I was in high school when reforestation was a big thing. Every week, we would be planting trees as part of our Technology and Home Economics subject. I felt really good about myself thinking that I am contributing something meaningful to combat climate change.

One day as I was riding home, I was telling an elder how we have planted so many trees and how many will we plant in the next few months. He was listening intently to me, not saying anything. Then at the end of my exuberant storytelling, he told me, “Careful. You might be creating a green desert.”

I was annoyed like the petulant teenager I was. How dare this old person diminish my contribution to care for the environment! Does he not know about climate change?! Does he not know that trees reduce the carbon dioxide in the air?!

Thinking that I know better and with complete belief in my lofty ideals, I did not ask what he meant. In hindsight, maybe he didn’t say anything more because I was not ready to listen.

Fast forward to a biology class in college. We were discussing bio-diversity and the reforestation program of the government. That conversation with our elder flashed back in my mind. And I finally understood what he meant by the creation of a green desert. He was trying to point out that the trees we were planting were exotic species, specifically the mahogany and G. Melina. Mahogany is bio-invasive which reduces the biodiversity in the forests. The G. Melina is a voracious water-sucker which deprives other plants causing them to stunt. It also makes the surrounding areas dry and is not suitable for watersheds, which our forests are. As we introduced more of these trees in our mountains, we were indeed creating a green desert!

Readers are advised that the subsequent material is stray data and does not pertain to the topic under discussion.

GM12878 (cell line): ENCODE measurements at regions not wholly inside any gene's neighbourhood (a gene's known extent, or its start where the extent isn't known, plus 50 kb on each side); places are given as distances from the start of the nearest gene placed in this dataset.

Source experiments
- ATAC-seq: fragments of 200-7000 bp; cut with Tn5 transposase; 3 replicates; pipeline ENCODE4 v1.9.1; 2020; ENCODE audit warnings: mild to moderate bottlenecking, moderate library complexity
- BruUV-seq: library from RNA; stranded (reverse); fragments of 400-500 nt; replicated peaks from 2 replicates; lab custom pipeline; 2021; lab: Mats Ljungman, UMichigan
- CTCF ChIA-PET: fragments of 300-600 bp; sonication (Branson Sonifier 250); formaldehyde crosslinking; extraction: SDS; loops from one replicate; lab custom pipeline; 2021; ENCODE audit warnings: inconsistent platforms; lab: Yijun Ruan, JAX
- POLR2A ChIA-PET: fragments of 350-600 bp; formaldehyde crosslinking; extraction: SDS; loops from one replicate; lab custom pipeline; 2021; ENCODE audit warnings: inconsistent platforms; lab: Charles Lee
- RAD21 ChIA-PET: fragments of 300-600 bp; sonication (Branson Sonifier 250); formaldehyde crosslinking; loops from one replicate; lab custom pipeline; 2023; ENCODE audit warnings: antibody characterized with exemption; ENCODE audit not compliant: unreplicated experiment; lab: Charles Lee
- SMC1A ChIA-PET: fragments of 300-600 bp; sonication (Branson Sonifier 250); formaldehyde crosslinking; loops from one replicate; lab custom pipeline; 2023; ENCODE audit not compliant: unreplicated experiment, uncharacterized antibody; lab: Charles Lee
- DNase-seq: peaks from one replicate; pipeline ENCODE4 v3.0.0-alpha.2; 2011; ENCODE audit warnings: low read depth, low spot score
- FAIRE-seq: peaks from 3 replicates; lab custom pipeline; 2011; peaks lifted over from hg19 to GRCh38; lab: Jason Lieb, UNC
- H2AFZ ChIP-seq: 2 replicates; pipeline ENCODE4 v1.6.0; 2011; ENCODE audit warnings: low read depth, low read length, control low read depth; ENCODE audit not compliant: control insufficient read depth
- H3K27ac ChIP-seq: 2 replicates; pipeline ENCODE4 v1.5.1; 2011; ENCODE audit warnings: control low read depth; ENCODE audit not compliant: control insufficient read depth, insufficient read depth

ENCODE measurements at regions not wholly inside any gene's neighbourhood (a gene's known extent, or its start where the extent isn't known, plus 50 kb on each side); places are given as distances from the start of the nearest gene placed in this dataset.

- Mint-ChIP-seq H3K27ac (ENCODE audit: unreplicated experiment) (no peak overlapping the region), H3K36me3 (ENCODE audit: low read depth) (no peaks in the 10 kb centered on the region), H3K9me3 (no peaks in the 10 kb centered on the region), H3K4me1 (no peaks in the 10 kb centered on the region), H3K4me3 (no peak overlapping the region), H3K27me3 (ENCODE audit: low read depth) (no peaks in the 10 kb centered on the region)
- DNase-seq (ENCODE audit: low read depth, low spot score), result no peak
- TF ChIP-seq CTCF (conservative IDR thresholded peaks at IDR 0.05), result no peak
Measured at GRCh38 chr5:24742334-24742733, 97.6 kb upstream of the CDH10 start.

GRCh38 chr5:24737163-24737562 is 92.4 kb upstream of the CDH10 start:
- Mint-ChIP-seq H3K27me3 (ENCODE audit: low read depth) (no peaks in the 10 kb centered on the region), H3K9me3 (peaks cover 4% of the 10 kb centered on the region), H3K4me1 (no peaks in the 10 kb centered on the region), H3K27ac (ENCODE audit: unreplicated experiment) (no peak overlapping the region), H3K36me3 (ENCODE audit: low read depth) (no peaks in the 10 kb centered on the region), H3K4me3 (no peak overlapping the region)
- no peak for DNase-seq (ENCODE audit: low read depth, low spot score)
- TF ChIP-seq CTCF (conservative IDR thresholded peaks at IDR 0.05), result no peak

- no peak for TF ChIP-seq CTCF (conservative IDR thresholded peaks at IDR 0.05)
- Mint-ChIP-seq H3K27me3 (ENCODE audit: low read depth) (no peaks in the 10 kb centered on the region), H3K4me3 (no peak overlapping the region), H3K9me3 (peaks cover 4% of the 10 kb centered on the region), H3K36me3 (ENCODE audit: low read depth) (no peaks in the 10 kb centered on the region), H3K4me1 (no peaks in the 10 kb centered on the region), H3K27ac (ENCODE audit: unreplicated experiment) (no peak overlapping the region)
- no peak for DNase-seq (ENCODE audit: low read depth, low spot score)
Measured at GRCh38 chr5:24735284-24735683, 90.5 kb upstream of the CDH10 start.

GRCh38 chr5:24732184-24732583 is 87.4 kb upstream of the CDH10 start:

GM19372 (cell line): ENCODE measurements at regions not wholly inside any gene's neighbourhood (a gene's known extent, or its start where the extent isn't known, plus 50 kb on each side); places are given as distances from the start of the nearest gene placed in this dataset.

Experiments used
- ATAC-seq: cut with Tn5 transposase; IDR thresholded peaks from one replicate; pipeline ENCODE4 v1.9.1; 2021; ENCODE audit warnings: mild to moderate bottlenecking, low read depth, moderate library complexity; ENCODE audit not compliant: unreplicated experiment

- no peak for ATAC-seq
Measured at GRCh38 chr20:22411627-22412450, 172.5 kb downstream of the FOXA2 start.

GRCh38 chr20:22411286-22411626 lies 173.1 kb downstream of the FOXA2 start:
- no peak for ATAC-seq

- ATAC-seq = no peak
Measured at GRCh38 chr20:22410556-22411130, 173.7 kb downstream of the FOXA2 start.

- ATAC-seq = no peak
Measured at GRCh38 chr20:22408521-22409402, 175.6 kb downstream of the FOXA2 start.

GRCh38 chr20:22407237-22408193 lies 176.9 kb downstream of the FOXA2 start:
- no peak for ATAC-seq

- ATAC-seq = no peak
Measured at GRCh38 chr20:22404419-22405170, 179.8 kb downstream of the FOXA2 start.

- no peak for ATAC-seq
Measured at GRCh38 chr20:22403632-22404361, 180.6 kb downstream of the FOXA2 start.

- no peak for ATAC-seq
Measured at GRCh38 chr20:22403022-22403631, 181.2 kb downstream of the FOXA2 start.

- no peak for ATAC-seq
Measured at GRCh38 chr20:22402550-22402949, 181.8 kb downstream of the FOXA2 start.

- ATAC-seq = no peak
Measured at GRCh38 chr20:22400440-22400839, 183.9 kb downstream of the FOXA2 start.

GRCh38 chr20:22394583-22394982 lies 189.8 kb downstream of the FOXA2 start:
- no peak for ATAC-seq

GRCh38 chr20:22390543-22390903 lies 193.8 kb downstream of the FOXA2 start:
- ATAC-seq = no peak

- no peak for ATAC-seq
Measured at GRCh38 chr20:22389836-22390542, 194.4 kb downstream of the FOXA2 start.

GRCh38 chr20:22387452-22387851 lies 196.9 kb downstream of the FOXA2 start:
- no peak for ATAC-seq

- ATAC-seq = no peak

Indigenous and “Modern” Knowledge

I was inspired by the wisdom of the elder. At that time, I have not heard of the concept of the green desert except from him. His gentle admonishment always rings in my head when I think I know better than the people I am talking with. He taught me not to dismiss what I do not know. Together with other elders I have met, they taught me to honor the wisdom that may not be in the curriculum of mainstream education or academic jargon. An elder also taught me that the “modern knowledge” I am learning in school can be harmonized with the indigenous wisdom from many cultures. This elder instilled in me that the harmonized learnings can enrich the work I am doing.


Now I am in the peacebuilding field, and that “green desert” lesson serves as an analogy for me. It asks me, as I do good, am I doing more harm?

As I use seemingly sophisticated conflict analysis tools, am I aware of how the local people view reality? Maybe I am assuming that we have the same way of knowing and creating meanings. Maybe my peace is differently articulated from theirs.

As I make a comprehensive conflict analysis report, am I listening to the indigenous voices and insight? Maybe I am analyzing alone and I assume they see the way I do.